White pelicans rhythmically lunged their bills down into the shallow water while swimming together yesterday morning at Walden Pond. At 7pm I hiked up a foothill to watch the sunset. Canyon wrens sang their swinging, descending notes in the twilight. One darted about on the cliff face. Other birds flew out and back, like a flycatcher. Later as it became dark, I heard a poorwill's sweet call from the hillside. There were gallardia, yellow cone and purple cone flowers, and bats. In the dark, I sensed a large animal about 20 feet away, and I relaxed after I realized it was a deer.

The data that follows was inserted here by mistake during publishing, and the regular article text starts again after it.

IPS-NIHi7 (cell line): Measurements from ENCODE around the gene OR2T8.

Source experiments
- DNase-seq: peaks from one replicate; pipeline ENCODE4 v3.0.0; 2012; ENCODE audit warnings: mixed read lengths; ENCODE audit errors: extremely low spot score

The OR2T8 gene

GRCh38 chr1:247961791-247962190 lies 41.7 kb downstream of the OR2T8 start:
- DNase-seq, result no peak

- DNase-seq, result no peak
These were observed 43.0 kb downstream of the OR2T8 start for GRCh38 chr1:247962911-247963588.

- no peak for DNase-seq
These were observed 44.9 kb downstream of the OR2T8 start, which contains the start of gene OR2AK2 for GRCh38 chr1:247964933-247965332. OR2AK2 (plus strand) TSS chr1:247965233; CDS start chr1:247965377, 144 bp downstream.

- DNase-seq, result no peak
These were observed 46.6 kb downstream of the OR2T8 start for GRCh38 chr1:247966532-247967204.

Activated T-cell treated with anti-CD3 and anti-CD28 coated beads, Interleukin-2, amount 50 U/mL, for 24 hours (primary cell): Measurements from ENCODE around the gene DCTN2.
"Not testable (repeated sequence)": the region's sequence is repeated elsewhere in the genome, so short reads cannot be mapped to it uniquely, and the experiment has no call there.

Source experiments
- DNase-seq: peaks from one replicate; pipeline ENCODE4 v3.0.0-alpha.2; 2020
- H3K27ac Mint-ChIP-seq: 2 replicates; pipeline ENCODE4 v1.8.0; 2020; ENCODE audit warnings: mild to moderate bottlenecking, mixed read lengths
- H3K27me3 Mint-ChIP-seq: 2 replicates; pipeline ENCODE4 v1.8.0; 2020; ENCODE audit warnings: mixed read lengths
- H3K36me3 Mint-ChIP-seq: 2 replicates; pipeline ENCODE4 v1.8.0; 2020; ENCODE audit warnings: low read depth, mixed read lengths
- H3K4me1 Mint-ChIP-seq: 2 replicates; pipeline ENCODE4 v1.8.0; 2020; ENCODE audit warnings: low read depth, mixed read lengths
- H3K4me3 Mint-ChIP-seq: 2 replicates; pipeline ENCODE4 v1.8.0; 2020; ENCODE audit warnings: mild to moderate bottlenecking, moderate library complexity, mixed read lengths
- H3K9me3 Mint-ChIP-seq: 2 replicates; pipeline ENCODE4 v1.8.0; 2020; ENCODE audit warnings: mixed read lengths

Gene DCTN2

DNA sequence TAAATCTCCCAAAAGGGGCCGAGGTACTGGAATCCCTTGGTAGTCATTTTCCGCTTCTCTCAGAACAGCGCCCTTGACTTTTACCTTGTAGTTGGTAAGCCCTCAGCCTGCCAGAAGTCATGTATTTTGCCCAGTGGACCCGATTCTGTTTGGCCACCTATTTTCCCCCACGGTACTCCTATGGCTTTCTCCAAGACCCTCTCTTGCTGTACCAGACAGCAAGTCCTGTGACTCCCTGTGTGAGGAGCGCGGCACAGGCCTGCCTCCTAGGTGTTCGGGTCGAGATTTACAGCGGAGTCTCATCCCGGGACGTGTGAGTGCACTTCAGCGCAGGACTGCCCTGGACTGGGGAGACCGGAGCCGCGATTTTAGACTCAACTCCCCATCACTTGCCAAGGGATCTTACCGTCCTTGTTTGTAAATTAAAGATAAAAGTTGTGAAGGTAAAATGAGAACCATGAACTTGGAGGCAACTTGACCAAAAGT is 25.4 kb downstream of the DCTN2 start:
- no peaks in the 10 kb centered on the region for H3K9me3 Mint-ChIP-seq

I went overnight camping aways up a trail for the first time in several years. We climbed up a 12,432 foot peak. Most of the snow was gone, and the flowers were out. We camped in the bristlecone pine, limber pine and spruce next to a huge willow swamp. Lots of mysterious granite pinnacles, towers, cliffs, and stacks of rocks. A friend called one a stack of pancakes and another a stack of poker chips. Some seemed precariously balanced. There were lots of the undulating, flutey, hermit thrush calls. I had a scary moment crossing a beaver pond. The water was up to my waist, and my flip flops were sticking in the mud. A friend led walking on the interwoven sticks of the dam itself. Luckily a friend led by example, getting a stick to lean on. Another friend loaned me a second staff. Earlier we had crossed two creeks up higher where they were narrow and faster. Yellow umbel type anise flowers that taste like licorice, shooting stars, bistorts, avens, marsh marigolds, ravens, vultures, meadowlarks, and an elk. The Milky Way and the teapot constellation stood out. The crescent moon was next to Venus and Jupiter. When I slow down and am quiet, I notice spiderwebs,leaves, clouds, shadows, birds, dragonflies, ladybugs, froth recurving on the creeks, swaying teetops, and sounds of streams and birds. Here are safety considerations when stream crossing a fast or deep stream : undo your waist and chest straps, wear shoes to protect your feet (after taking off your socks to keep them dry), get a tall stick to lean on, face upstream and walk sideways, and put your gear in waterproof garbage bags. If there are two or more of you, make a line facing upstream where the front person leans on a staff, and the person behind put their hands on the waist of the person in front and pushes down on their hips, helping the person in front to keep their footing in a fast stream. The first person shields the behind person from the current. Snow- and glacier- fed streams may be higher in the afternoon after the snow melt. Freedom of the Hills may have info on this.